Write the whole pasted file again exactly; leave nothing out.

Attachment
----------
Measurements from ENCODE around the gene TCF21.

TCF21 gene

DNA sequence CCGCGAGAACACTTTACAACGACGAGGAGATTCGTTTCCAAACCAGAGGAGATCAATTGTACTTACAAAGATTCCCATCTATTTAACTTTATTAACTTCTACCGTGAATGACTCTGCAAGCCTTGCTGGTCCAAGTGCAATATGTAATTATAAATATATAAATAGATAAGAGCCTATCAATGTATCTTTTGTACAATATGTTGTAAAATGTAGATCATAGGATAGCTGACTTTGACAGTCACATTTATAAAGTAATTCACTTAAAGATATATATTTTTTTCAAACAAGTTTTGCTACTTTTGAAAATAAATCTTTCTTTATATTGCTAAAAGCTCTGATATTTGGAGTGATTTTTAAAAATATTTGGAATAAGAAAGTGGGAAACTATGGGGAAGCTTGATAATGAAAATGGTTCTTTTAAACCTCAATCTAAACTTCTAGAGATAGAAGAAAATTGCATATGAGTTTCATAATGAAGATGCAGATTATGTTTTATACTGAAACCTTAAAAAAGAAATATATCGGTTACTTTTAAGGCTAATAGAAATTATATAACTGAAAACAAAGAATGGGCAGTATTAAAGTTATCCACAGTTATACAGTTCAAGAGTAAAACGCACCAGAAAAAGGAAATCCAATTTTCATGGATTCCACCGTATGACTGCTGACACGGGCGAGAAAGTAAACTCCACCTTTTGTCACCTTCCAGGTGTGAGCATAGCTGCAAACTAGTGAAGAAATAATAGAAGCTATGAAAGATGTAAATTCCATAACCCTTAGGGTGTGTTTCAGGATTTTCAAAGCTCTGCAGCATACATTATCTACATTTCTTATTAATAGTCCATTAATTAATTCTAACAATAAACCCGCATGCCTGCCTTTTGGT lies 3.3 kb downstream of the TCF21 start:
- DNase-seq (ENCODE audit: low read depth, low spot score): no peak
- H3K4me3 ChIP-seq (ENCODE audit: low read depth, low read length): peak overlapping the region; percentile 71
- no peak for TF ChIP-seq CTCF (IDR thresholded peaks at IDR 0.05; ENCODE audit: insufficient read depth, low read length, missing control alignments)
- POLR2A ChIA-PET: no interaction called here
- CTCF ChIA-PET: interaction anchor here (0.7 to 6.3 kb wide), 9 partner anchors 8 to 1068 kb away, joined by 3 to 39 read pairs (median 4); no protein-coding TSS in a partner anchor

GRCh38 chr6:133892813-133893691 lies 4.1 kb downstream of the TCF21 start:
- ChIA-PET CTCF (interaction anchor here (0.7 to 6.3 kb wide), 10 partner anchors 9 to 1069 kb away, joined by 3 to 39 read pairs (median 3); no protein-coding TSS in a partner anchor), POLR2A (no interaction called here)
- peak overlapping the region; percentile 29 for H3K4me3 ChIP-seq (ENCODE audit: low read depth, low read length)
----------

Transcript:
Measurements from ENCODE around the gene TCF21.

TCF21 gene

DNA sequence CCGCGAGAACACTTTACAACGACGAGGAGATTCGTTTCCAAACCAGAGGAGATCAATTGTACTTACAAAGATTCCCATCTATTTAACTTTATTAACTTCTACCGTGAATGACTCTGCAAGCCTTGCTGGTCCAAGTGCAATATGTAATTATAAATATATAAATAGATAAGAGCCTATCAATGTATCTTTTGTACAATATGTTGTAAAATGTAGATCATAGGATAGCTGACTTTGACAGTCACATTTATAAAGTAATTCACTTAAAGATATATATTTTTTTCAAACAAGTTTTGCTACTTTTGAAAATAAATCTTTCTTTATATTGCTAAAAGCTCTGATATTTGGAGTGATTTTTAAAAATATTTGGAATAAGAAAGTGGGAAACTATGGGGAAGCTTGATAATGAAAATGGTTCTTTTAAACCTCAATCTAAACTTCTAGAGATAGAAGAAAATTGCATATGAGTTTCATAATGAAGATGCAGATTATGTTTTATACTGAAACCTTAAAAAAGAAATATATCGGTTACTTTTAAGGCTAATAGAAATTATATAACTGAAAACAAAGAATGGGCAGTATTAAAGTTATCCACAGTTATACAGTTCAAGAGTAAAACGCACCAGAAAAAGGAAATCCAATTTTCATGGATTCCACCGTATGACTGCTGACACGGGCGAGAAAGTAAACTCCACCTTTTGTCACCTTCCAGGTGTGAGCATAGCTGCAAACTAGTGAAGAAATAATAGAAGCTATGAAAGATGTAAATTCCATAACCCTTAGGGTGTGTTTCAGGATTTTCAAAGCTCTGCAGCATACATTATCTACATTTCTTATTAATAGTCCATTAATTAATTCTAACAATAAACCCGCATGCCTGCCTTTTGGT lies 3.3 kb downstream of the TCF21 start:
- DNase-seq (ENCODE audit: low read depth, low spot score): no peak
- H3K4me3 ChIP-seq (ENCODE audit: low read depth, low read length): peak overlapping the region; percentile 71
- no peak for TF ChIP-seq CTCF (IDR thresholded peaks at IDR 0.05; ENCODE audit: insufficient read depth, low read length, missing control alignments)
- POLR2A ChIA-PET: no interaction called here
- CTCF ChIA-PET: interaction anchor here (0.7 to 6.3 kb wide), 9 partner anchors 8 to 1068 kb away, joined by 3 to 39 read pairs (median 4); no protein-coding TSS in a partner anchor

GRCh38 chr6:133892813-133893691 lies 4.1 kb downstream of the TCF21 start:
- ChIA-PET CTCF (interaction anchor here (0.7 to 6.3 kb wide), 10 partner anchors 9 to 1069 kb away, joined by 3 to 39 read pairs (median 3); no protein-coding TSS in a partner anchor), POLR2A (no interaction called here)
- peak overlapping the region; percentile 29 for H3K4me3 ChIP-seq (ENCODE audit: low read depth, low read length)